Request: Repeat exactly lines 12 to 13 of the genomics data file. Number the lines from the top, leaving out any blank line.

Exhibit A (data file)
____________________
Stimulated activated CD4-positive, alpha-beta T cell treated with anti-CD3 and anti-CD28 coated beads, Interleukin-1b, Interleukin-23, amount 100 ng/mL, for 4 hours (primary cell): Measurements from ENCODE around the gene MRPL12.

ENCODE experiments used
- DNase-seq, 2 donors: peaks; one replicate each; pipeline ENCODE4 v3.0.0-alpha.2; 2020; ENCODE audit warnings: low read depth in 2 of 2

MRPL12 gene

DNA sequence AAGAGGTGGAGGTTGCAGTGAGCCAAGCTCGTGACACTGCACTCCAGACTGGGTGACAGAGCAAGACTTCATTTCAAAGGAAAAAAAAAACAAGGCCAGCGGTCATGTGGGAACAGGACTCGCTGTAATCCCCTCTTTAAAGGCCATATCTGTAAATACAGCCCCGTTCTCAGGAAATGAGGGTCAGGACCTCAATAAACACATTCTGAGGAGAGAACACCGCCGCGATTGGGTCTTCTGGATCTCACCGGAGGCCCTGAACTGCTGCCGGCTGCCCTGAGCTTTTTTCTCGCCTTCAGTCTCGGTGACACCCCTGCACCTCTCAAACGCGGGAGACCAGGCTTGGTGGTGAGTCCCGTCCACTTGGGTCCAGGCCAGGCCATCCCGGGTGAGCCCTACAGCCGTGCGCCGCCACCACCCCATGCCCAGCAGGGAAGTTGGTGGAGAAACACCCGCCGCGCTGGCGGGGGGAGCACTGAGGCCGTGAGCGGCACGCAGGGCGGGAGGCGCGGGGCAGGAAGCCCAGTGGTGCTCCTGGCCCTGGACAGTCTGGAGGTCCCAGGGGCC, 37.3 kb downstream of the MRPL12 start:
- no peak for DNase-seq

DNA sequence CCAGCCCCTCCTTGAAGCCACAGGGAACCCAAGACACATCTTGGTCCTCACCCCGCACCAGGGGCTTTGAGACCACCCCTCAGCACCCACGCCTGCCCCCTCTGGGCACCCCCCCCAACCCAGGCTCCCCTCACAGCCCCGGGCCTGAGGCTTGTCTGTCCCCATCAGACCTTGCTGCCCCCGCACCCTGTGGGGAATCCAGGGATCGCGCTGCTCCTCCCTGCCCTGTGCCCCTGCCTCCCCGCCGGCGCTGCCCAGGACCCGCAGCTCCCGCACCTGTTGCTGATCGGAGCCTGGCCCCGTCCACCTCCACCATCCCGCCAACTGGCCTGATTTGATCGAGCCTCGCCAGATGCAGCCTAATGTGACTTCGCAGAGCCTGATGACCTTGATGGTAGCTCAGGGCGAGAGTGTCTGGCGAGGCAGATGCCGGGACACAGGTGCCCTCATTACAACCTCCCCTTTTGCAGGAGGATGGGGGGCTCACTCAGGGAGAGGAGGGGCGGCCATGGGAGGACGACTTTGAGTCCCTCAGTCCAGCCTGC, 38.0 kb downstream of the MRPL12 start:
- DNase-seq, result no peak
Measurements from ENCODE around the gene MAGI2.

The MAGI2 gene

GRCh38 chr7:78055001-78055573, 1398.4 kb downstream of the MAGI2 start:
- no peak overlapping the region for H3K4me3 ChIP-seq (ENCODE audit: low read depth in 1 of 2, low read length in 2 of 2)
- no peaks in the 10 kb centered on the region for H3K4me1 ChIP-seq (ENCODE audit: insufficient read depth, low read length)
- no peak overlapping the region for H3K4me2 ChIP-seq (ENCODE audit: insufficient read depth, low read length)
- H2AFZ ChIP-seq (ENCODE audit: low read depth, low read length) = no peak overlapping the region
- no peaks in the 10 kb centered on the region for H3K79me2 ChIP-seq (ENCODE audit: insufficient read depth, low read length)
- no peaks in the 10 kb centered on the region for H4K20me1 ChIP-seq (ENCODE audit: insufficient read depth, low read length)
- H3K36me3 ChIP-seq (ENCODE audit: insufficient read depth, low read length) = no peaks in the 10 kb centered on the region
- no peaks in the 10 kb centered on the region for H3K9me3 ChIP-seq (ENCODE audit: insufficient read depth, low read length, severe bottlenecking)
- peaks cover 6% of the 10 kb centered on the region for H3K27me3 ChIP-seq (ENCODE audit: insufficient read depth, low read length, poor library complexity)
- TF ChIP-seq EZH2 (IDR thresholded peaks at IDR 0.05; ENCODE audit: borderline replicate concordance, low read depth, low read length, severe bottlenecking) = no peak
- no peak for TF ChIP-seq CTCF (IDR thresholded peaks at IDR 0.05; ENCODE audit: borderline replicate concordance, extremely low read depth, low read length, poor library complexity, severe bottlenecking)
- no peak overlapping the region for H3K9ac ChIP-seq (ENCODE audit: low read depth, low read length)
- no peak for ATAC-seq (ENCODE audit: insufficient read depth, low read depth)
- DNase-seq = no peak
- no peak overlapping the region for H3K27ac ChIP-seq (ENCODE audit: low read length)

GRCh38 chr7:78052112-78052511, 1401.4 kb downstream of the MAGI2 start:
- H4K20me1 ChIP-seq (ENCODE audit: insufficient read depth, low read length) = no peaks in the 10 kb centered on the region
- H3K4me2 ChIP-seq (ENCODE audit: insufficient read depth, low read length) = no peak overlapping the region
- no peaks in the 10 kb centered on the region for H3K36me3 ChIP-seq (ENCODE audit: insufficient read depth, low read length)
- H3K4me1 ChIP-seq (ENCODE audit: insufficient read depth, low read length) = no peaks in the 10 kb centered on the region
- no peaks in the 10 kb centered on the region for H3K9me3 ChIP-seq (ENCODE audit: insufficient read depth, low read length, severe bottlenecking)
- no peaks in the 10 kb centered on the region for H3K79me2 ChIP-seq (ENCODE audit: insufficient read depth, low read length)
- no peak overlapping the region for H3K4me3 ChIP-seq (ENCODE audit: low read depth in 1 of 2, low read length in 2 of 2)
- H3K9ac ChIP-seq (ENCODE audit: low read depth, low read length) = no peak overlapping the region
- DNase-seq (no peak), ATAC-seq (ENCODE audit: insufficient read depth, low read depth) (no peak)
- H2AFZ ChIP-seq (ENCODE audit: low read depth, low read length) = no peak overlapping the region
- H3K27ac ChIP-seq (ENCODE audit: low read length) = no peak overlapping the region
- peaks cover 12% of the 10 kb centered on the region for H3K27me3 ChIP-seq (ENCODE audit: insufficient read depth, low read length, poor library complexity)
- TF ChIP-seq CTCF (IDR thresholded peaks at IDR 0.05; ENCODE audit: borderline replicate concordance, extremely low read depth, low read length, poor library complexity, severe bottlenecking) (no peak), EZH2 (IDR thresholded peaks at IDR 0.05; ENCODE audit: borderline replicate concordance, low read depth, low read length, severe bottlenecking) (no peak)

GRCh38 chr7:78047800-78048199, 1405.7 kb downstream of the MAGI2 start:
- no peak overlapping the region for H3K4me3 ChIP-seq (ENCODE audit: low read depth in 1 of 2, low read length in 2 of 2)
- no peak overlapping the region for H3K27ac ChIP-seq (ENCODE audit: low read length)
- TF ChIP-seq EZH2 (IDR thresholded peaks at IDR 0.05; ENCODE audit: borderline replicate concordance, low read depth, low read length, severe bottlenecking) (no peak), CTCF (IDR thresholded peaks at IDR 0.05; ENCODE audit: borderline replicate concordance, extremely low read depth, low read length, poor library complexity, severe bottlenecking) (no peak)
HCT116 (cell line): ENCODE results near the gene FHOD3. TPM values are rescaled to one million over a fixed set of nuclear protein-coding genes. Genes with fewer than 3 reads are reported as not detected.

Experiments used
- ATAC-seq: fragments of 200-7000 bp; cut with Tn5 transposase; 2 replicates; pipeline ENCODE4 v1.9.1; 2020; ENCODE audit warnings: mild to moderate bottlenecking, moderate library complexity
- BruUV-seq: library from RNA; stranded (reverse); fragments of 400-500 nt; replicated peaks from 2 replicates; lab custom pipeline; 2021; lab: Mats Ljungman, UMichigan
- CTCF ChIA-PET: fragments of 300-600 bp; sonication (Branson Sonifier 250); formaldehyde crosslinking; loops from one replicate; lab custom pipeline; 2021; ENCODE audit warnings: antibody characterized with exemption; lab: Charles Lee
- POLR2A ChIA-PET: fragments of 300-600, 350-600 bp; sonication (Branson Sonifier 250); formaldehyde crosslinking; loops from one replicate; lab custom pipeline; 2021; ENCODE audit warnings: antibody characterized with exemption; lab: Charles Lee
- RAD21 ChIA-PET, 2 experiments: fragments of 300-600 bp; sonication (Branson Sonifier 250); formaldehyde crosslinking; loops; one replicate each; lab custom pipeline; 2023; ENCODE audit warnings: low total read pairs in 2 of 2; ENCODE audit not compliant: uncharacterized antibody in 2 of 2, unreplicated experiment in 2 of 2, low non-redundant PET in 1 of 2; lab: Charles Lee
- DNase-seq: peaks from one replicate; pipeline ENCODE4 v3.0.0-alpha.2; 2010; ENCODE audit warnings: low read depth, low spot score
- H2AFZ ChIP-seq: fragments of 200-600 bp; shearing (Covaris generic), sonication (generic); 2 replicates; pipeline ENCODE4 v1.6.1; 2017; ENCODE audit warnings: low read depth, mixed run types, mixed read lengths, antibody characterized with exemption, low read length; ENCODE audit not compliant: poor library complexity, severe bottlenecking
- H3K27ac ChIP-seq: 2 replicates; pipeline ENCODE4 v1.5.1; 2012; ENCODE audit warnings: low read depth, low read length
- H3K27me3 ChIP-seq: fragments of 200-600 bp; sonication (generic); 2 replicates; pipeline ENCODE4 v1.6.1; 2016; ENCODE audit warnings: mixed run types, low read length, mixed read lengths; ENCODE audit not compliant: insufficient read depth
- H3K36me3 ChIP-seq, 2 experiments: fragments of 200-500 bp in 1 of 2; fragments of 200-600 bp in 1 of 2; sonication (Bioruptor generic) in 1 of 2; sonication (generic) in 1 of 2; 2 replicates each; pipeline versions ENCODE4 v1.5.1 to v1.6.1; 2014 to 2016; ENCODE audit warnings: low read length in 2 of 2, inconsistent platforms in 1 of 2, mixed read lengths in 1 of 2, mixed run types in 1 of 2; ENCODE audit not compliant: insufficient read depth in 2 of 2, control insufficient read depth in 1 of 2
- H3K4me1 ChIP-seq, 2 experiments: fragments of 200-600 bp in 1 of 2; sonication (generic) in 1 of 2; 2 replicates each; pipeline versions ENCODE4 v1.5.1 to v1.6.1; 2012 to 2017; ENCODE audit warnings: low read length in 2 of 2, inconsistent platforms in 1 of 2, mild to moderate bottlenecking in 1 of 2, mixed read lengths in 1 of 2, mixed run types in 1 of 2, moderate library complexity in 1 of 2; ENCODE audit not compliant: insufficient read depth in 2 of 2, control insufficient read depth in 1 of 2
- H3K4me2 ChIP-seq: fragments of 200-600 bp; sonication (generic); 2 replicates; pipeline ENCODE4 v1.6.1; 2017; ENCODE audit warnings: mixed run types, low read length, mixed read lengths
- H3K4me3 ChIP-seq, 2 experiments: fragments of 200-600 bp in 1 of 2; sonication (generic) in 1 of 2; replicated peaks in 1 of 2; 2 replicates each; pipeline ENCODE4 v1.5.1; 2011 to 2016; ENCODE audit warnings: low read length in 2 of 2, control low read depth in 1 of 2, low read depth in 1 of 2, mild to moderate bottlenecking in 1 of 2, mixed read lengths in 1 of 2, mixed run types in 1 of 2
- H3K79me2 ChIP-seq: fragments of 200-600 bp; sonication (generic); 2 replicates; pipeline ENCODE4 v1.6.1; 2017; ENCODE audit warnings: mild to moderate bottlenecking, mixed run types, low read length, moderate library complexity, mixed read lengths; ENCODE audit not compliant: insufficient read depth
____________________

- no peak overlapping the region for H3K4me3 ChIP-seq (ENCODE audit: low read depth in 1 of 2, low read length in 2 of 2)
- no peaks in the 10 kb centered on the region for H3K4me1 ChIP-seq (ENCODE audit: insufficient read depth, low read length)